Getting active in the winter

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By Joshua Fleming
OMS-1, WVSOM

As part of the curricula for first year students at West Virginia School of Osteopathic Medicine is the requirement to contribute 50 hours of community service. Toward that goal, the Mountain Messenger is collaborating with the WVSOM Community Relations Committee in publishing articles submitted by students on health-related topics.

Are you looking for motivation to step away from a sedentary lifestyle? In 1923 Ellen Gould White said “…very many more rust out than wear out.” This statement holds true today. Recent evidence shows that being inactive contributes to heart disease, type 2 diabetes, breast cancer, and colon cancer. However, it can be difficult to get the recommended “30 minutes per day,” especially during the winter months. When it is cold outside it is tempting to curl up next to the warm fire with a cup of hot chocolate, and cookies. Nonetheless, it is vitally important to stay active.

Although it would be great if we all had the time, money, and motivation to get a gym membership (and use it), a gym is not necessary to maintain a healthy lifestyle. The good news is, there are other ways to reach the recommended 30 minutes a day of exercise, even during the cold winter months. Starting an exercise plan is not easy. It requires effort and determination. You can start today. There is no reason to put it off for warmer weather. There is plenty of motivation. Do it for your family, do it for your friends, do it for you.

The first step is as simple as standing up and moving around. Current evidence suggests the health risks of being inactive are similar to the risks of smoking. If you find yourself watching hours of TV every day, try standing up and walking around your house or do leg lifts and stretches during commercials. If you talk to family on the phone, then make sure you are always moving during the conversation. If you have a desk job, try setting a timer to stand up at regular intervals throughout the day. Take the stairs instead of the elevator, park farther from the door in the parking lot, and if you can, walk to your co-worker’s office instead of sending him/her an email. Whatever you do, just stand up!

Once you start standing more often, the next step is to get intentional about exercise. Setting aside time for regular exercise can seem impossible, but if you make it a normal part of your routine, like brushing your teeth, it is much easier to stick with it. It is true, the recommendations tell us to get 30 minutes of moderate-vigorous physical activity at least five days per week, but even the most moderate activity changes can make a difference. With exercise, something is always better than nothing. Studies show that exercising for 10-minute intervals, three times per day will reap the same health benefits as exercising for 30 minutes at a time. You can significantly reduce your risk for heart disease by walking less than one mile per day.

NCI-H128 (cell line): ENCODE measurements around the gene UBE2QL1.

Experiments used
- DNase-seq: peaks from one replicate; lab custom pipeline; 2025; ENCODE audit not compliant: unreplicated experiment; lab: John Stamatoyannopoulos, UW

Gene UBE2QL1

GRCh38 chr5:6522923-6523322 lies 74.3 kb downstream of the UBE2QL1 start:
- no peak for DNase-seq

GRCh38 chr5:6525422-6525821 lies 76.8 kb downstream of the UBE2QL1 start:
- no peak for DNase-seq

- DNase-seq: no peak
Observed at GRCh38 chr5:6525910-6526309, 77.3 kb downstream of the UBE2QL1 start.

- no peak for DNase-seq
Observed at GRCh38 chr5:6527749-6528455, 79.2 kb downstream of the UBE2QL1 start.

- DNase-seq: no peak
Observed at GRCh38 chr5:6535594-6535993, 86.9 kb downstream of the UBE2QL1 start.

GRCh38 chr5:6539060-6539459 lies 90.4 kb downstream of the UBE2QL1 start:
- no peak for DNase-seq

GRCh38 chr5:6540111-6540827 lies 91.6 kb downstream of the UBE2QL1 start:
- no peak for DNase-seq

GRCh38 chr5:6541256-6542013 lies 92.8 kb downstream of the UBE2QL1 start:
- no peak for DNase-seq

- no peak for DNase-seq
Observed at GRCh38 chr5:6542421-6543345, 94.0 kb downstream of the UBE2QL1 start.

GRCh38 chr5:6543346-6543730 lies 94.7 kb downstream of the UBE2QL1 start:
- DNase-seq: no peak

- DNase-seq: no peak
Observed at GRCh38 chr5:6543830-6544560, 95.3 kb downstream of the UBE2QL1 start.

Once exercise becomes a regular part of your routine, you may struggle to stick with it. The key is to work towards your ultimate goal by setting smaller goals along the way. A few tips to keep you accountable and motivated include setting your exercise/walking clothes out the night before to help keep you committed to your workout, build a healthy support system by getting your spouse and/or family involved, play your favorite music while you walk or exercise, and finally, try new activities you have never tried before. You may find one you really like.

Now that you have some ideas, get out there and start moving more! Take it one day at a time and be patient with yourself. If you don’t do it for a few days, pick yourself back up, brush yourself off, and get back to it. Don’t give up. It could add years to your life.

You should consult your physician or other health care professional before starting this or any other program to determine if it is right for your needs. Do not start this program if your physician or health care provider advises against it.